82-Did Amazon Leave Money on the Table?

Recently, Amazon introduced Kindle2. This e-Book reader is thinner and faster than its predecessor, which itself is only about a year old. One thing the new Kindle2 is not is cheaper than its predecessor. It carries the same $359 price tag.

The question is, did Amazon leave money on the table? Certainly, you can make a case for Amazon’s holding the price at $359. The new device is better than the previous device. In addition, the previous device sold out over the Christmas season of 2008.

On the other hand, you can make a case for a lower price point. History says that a lower price might help. First, in May of 2008, Amazon lowered the price of the original Kindle from $399 to $359 and sales increased notably. Second, Amazon has sold well over 500,000 of the original Kindles. The resultant economies of scale should have increased the margins of the new product over the old. Third, there seems to be a magic price level of about $250 that causes a consumer product to really take off with the masses. For example, the iPod Classic sells for $249. How many more Kindle2s could Amazon sell at $249 rather than $359? Finally, the Kindle2 might be something like the razor. In order to use it, the customer has to download books from Amazon. These books also bring additional revenues and margins. How many of these books will not be sold at $359 per Kindle that might have been sold at a $249 Kindle? (See the Symptom and Implication, “Prices on niche products continue to rise while other prices fall” on StrategyStreet.com.)

Posted 2/23/09


Amazon has adopted the razor and razor blade strategy.  The first Kindle came out at the end of 2007 at a price of $399.  Since that time there have been more than 20 new Kindle products introduced to the market.  Among the products on offer in 2022 we find: the Paperwhite, Paperwhite for kids, Paperwhite Signature Edition, Kindle with front light, Kindle Kids Edition and Kindle Oasis.  In 2021, the Kindle Paperwhite had a list price ranging from $139.99 to $189.99.  Discounted versions started at $104.99.

Since the introduction of the original Kindle in 2007, Amazon has sold tens of millions of Kindles. In 2022 it was by far the most popular E reader on the market.  Its market share exceeded 80% of the E reader market. As more people use their tablets to read, the pure E reader market is declining slowly. Amazon makes money with its Kindle product but the profits are modest. The company depends on selling e-books to make its profits. The razor and razor blade pricing strategy is working well for Amazon now that its quality hardware has a low purchase price.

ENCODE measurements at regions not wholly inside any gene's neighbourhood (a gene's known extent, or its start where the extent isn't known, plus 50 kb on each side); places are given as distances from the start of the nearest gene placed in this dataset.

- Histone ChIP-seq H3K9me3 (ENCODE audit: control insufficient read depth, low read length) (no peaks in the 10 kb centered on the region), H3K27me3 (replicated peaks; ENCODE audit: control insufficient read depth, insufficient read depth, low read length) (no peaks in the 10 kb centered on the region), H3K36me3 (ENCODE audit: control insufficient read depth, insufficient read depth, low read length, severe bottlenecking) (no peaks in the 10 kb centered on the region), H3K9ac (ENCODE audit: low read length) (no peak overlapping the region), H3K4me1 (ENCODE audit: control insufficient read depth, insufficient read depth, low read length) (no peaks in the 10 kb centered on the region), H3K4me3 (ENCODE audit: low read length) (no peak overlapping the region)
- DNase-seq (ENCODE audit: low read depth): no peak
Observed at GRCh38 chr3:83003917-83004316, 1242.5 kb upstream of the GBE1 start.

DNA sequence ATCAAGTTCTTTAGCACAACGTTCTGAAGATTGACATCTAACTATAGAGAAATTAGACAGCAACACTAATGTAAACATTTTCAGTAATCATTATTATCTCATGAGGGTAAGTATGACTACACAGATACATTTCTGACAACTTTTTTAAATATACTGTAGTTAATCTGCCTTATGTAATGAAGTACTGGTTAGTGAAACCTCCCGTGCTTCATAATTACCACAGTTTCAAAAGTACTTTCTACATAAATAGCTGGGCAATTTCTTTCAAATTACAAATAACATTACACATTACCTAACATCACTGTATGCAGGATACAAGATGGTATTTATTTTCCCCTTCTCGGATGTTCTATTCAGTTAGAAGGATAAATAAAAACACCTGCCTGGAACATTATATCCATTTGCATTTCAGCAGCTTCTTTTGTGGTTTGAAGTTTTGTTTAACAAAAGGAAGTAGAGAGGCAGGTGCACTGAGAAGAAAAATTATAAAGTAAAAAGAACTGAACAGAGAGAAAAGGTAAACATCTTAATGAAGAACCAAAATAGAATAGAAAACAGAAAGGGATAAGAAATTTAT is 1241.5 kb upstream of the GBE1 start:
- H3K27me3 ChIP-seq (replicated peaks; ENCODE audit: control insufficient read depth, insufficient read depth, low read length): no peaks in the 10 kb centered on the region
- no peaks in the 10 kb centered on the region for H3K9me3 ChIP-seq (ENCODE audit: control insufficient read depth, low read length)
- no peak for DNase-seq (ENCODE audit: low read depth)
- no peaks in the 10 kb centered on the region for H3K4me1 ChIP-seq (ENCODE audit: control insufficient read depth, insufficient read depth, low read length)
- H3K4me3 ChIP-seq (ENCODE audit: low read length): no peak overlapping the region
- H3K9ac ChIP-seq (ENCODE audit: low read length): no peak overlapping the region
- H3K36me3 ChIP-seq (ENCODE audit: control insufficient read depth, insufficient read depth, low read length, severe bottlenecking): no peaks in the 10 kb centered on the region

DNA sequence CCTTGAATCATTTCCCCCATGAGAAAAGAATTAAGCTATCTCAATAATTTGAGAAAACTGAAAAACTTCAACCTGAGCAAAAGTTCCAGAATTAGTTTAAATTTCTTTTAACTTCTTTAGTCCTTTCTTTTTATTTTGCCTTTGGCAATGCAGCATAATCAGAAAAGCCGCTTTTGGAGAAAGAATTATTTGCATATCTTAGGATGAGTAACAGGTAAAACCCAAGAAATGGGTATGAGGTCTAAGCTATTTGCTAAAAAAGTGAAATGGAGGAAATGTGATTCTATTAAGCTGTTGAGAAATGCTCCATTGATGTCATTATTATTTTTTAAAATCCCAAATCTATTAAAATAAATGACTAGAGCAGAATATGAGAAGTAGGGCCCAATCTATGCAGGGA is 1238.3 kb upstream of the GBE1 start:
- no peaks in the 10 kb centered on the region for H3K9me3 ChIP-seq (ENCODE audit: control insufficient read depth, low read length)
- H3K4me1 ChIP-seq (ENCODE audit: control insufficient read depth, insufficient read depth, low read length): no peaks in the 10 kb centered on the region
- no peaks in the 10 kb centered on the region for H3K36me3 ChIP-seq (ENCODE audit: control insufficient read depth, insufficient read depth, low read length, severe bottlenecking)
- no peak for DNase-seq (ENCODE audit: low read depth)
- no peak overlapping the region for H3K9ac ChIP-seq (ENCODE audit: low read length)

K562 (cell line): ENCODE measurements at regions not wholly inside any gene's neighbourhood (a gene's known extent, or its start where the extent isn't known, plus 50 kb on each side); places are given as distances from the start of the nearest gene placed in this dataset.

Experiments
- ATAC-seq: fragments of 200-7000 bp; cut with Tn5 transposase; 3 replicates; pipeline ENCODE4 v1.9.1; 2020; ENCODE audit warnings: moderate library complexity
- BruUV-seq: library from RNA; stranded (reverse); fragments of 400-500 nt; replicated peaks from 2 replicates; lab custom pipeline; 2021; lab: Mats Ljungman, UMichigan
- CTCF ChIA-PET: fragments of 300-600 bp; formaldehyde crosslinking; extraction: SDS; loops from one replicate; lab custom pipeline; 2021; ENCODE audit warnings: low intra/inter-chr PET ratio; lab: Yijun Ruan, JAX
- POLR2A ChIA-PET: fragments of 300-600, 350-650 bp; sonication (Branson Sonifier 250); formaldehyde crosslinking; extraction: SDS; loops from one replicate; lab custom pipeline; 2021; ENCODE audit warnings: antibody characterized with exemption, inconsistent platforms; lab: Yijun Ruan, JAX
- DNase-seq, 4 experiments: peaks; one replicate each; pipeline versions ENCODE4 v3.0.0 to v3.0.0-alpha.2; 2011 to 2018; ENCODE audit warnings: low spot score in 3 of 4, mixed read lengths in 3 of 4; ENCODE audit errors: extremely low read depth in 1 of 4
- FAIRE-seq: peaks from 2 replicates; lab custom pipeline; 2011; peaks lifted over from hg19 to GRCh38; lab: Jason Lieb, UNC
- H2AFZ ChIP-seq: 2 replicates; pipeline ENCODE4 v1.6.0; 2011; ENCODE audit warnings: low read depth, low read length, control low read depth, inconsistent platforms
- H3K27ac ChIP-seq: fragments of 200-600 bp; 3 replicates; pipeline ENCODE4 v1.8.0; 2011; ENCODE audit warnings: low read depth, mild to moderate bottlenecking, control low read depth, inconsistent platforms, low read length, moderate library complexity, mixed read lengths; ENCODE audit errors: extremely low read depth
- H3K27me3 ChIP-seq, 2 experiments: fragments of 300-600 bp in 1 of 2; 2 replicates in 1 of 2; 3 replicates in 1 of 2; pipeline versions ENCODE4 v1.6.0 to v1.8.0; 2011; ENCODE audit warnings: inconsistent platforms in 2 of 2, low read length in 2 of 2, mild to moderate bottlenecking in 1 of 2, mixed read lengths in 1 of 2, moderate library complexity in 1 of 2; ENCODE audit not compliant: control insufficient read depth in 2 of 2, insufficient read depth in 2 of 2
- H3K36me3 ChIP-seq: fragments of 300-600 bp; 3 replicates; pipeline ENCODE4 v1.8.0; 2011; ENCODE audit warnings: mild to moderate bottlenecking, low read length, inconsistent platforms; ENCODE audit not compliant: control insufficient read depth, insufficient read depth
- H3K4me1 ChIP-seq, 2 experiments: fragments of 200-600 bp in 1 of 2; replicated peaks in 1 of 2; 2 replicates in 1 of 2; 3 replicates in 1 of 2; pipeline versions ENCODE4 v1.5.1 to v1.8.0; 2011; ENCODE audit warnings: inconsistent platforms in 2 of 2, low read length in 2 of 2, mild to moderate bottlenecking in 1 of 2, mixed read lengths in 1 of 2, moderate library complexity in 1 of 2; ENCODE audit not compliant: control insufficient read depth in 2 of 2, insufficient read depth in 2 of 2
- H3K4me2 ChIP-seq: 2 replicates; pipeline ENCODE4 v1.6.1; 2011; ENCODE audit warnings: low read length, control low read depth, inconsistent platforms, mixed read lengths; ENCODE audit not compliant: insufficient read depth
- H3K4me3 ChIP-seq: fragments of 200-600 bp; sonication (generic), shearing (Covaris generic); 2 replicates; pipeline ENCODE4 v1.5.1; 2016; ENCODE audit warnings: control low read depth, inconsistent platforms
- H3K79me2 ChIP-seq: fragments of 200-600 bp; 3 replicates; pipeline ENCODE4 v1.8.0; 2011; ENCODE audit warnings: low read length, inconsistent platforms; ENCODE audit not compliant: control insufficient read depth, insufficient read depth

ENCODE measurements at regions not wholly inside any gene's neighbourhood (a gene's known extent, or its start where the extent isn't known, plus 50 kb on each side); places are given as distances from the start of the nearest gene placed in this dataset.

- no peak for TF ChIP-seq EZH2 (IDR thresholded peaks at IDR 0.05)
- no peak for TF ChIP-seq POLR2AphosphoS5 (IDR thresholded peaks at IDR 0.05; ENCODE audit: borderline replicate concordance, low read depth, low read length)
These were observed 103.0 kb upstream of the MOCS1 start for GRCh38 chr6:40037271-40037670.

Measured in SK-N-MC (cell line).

If Amazon chooses to do so, it probably has an opportunity to create more profits with its hardware product, without losing many customers or encouraging more competition. That decision largely rests on the profitability of the total Kindle plus e-book product package. See HERE for more thoughts on the price outlook for an industry.



If you face a competitive marketplace, read these blogs. We wrote them to help you make better decisions on segments, products, prices and costs based on the experience of companies in over 85 competitive industries. Much of the world suffered a severe recession from 2008 to 2011. During that time, we wrote more than 270 blogs using publicly available information and our Strategystreet system to project what would happen in various companies and industries who were living in those hostile environments. In 2022, we updated each of these blogs to describe what later took place. You can use these updated blogs to see how the Strategystreet system works and how it can lead you to better decisions.